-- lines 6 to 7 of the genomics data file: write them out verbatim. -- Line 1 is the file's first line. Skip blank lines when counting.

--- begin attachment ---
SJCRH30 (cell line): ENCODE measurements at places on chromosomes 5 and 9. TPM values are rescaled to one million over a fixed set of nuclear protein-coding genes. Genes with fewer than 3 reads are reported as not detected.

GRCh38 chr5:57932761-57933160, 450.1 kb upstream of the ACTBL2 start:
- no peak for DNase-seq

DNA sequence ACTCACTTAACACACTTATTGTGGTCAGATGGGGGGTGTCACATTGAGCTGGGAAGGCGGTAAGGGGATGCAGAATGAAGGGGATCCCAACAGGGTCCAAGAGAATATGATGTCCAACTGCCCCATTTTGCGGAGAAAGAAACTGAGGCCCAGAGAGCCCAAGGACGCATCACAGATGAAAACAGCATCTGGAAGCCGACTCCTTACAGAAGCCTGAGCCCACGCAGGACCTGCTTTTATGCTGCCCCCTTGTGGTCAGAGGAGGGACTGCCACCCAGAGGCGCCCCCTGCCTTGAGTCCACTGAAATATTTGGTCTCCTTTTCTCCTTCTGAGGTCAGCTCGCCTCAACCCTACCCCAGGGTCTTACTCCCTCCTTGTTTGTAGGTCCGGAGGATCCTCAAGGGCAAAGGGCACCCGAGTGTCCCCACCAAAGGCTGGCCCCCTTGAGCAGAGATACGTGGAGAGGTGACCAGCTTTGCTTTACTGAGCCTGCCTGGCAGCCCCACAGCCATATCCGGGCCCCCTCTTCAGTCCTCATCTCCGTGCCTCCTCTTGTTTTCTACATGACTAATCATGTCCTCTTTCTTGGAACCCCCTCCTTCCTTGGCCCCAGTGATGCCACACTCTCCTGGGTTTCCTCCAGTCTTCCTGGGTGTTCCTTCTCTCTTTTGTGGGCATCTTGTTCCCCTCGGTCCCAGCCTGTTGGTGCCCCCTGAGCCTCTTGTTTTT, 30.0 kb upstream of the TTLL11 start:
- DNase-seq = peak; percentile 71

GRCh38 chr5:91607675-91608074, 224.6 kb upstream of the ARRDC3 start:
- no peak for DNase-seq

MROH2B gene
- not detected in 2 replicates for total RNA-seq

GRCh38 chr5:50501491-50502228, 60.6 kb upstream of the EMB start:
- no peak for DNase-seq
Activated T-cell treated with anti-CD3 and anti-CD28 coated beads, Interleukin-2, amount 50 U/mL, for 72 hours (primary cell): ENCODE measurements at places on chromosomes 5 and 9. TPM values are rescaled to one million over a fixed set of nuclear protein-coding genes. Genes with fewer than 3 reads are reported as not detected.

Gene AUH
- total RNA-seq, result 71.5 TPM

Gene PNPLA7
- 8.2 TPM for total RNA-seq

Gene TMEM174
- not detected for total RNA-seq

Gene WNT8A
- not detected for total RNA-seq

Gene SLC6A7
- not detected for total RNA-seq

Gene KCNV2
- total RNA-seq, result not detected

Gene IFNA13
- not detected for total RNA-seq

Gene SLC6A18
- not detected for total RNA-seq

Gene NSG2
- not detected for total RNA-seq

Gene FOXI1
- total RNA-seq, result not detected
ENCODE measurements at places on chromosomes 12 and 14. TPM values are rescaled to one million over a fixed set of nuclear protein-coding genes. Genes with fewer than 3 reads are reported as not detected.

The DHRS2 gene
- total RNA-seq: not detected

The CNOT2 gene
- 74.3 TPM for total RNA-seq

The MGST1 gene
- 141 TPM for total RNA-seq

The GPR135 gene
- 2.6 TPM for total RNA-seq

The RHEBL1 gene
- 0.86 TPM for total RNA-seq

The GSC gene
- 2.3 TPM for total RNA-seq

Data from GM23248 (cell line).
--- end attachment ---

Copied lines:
GRCh38 chr5:91607675-91608074, 224.6 kb upstream of the ARRDC3 start:
- no peak for DNase-seq